As this year draws to a close, my views that media can give someone the greatest feelings of emotion were definitely concluded. All my favourite forms of entertainment provided me with some truly great experiences this year.

The latest instalment of the Mission Impossible franchise: Fallout (which played a pretty big role in my childhood leaping around the living room pretending to be Tom Cruise) turned out to be an excellent change of pace from the redundancy that the series had been churning out until now, while Spike Lee reminded me why I’m such a fan of his movies with the incredibly powerful “BlacKkKlansman” telling the shocking story of an undercover cop infiltrating the Ku Klux Klan and getting all too deep with the extremist group.

But while Hollywood did impress me this year, I do think it barely held a candle to the satisfaction that music brought me. Given my preferred taste in music: American rap and hip-hop; a lot of people are quick to roll their eyes and dismiss it all into one sub-category of mumbling nonsense. (Which in fairness… a lot of it is) but a lot of albums and artists this year who I have supported for a while came through with particularly standout records this year.

It was a great year for international artists receiving pretty widespread acclaim and plaudits in the U.S. this year. Colombian native Kali Uchis’ personal and infectious tunes on her solo commercial debut “Isolation” is easily one of the most replay-able albums of the entire year, while Swedish singer and auto-crooner Bladee also had a simple, yet catchy as all-hell album “Red Light” drop this year packed with melody and European artsy imagery. The UK also had a rather big splash across the pond as well with Devonté Hynes’ musical alias ‘Blood Orange’ dropping a fantastic 80’s throwback with the album “Negro Swan”, with Irish rapper Rejjie Snow putting out easily the most surprising full-length debut of the year with the personal and conceptual “Dear Annie”.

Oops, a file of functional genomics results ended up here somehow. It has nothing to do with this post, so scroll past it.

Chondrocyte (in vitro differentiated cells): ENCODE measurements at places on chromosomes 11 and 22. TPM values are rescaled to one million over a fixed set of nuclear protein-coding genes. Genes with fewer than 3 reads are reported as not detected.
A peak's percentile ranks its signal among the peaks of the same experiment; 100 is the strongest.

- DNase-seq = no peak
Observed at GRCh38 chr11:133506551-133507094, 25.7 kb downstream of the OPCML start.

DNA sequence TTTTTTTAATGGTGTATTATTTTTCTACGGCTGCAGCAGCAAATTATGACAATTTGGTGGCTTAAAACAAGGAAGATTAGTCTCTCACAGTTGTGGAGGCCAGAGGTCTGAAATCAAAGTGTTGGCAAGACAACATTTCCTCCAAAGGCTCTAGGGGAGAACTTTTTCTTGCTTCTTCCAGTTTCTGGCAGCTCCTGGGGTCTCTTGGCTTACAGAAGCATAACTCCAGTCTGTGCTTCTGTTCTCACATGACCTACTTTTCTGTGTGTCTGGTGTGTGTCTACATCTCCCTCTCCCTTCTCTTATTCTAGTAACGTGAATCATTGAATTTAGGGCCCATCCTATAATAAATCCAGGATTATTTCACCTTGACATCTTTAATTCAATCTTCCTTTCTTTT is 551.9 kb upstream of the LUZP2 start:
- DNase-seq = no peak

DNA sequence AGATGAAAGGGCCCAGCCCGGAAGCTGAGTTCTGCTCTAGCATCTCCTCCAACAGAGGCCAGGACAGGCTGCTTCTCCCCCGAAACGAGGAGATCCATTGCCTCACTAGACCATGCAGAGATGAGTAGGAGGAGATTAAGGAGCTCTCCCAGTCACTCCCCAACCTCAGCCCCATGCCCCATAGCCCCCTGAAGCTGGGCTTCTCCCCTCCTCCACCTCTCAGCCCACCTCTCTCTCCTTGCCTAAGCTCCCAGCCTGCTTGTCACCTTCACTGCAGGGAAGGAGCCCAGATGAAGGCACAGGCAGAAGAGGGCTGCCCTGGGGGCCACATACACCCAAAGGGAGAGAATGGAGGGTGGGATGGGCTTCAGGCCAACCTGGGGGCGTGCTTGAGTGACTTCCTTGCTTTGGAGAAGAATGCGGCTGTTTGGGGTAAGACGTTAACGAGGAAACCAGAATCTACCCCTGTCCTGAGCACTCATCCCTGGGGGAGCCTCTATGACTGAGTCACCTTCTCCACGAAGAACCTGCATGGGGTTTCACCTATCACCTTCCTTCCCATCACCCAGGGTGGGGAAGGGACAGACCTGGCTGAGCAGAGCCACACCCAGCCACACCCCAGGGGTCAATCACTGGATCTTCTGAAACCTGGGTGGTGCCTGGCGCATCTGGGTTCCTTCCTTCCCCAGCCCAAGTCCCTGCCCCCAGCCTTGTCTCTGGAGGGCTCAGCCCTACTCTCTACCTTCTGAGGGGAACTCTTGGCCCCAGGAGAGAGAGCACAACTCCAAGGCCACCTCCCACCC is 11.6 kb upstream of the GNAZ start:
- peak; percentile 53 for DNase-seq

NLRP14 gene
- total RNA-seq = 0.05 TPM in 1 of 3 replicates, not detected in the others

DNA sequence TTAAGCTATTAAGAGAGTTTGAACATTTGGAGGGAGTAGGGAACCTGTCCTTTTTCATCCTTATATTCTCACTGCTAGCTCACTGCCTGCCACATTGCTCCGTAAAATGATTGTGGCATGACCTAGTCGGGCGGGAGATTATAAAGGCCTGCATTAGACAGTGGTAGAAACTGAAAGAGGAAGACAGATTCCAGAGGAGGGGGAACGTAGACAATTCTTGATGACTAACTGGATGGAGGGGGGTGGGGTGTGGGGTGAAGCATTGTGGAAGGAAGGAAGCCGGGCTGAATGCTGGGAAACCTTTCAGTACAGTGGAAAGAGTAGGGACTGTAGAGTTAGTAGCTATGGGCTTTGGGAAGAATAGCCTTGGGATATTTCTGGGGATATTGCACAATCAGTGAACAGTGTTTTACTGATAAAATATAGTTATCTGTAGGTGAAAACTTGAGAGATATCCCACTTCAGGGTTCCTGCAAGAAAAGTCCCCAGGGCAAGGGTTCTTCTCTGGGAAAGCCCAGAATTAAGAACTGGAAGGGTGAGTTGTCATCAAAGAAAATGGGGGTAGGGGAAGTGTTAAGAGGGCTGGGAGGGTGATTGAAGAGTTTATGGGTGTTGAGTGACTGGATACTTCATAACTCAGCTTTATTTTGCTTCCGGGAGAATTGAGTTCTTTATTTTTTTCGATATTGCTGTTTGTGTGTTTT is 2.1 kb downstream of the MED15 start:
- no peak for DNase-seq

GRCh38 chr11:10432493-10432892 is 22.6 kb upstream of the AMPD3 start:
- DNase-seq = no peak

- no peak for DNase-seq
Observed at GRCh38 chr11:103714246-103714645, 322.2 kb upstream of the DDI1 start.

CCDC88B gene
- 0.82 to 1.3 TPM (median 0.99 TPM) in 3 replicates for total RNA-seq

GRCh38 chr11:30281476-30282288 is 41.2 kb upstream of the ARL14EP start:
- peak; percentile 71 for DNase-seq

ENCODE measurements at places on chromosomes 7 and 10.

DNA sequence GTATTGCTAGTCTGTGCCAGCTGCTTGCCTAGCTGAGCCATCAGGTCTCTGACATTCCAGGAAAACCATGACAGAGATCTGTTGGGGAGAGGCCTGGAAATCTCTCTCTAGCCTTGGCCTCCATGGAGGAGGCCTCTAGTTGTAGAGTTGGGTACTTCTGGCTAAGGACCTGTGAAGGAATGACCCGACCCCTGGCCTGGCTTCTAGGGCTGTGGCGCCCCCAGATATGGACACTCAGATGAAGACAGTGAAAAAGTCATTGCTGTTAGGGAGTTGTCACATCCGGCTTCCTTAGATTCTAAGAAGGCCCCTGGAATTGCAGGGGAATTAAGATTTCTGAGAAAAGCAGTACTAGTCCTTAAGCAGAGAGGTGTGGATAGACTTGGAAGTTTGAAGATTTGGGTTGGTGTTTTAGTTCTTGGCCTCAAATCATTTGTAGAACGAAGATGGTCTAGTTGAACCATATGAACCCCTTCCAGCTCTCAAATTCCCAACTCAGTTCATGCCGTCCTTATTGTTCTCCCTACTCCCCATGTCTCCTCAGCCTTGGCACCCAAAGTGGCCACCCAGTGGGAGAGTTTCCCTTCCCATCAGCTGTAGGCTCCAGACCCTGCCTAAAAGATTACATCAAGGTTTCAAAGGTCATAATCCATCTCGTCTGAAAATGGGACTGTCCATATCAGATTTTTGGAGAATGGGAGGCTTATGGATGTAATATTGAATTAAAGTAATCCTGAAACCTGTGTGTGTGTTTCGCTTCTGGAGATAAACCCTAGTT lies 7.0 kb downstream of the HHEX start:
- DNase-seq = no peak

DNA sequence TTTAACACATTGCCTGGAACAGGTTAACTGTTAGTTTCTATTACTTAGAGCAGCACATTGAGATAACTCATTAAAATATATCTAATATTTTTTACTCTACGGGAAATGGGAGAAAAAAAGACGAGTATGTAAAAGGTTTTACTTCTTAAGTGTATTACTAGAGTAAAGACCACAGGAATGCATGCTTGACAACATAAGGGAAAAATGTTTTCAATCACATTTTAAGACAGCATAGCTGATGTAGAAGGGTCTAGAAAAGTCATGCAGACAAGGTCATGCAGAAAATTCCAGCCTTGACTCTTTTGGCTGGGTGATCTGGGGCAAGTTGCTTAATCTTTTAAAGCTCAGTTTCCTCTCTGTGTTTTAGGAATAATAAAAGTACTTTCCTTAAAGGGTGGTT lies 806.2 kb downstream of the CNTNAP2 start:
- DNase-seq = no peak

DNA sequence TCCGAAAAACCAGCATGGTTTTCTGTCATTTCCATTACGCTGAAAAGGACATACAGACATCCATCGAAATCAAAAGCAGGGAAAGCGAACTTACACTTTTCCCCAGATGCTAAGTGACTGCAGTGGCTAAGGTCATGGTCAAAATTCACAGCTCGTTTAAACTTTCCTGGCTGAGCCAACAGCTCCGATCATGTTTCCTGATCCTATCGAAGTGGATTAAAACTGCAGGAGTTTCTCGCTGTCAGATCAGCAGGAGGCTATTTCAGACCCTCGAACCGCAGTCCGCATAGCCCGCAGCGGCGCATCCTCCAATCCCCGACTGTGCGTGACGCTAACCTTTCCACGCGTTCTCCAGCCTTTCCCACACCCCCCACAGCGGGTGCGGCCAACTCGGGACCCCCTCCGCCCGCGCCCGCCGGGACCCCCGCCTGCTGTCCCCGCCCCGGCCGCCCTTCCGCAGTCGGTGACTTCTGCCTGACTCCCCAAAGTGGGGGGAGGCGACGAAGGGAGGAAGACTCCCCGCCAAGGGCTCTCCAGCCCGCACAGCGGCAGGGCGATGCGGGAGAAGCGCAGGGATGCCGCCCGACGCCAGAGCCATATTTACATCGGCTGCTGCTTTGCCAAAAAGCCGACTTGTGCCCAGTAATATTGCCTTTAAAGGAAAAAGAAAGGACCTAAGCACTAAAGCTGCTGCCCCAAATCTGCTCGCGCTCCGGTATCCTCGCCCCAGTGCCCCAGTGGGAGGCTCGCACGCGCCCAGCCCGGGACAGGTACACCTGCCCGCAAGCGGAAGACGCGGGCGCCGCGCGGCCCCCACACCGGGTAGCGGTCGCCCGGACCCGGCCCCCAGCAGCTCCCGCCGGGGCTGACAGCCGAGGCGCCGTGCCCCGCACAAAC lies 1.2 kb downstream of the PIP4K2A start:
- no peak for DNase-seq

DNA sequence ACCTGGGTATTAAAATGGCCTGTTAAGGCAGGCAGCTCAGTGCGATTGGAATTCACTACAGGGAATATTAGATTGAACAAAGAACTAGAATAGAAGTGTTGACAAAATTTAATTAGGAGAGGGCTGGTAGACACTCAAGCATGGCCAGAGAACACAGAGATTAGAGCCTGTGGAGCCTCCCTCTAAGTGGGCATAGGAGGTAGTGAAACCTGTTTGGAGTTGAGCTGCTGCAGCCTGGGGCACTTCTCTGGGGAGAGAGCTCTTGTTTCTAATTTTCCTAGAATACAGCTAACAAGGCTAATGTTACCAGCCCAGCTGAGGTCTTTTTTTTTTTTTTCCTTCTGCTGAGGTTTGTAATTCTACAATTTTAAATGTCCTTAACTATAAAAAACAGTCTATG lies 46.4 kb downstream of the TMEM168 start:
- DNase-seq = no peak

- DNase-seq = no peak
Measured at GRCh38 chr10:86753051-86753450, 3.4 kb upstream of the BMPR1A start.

When ranking my favourite albums of this year, I had every expectation that my inner Kanye ‘Stan’ was going to show off my bias, with Kanye West’s collaborative album with long-time friend Kid Cudi easily being the most ambitious and resonating project of the entire year for me, albeit being at just 7 tracks and at 20 minutes.

However, it would take one of my long-time favourite artists: Mr. Earl Sweatshirt to put out something that I didn’t just hear, but really felt.

Me and Earl go back to when I was 12-years-old and when I was even edgier than I already am and when I was listening to Odd Future. I was trying to be different and so were they. And they were offending literally everyone at around the time I was entering my adolescence, so it was essentially a match made in heaven. Along with frontman Tyler, the Creator, Earl Sweatshirt was one of the real standout artists for me. His twisting flows reminded me of MF Doom, while his lyrics bouncing off the rhyme schemes he would use like tall walls in a narrow alley. It was reminiscent of something from an early-2000's era Eminem.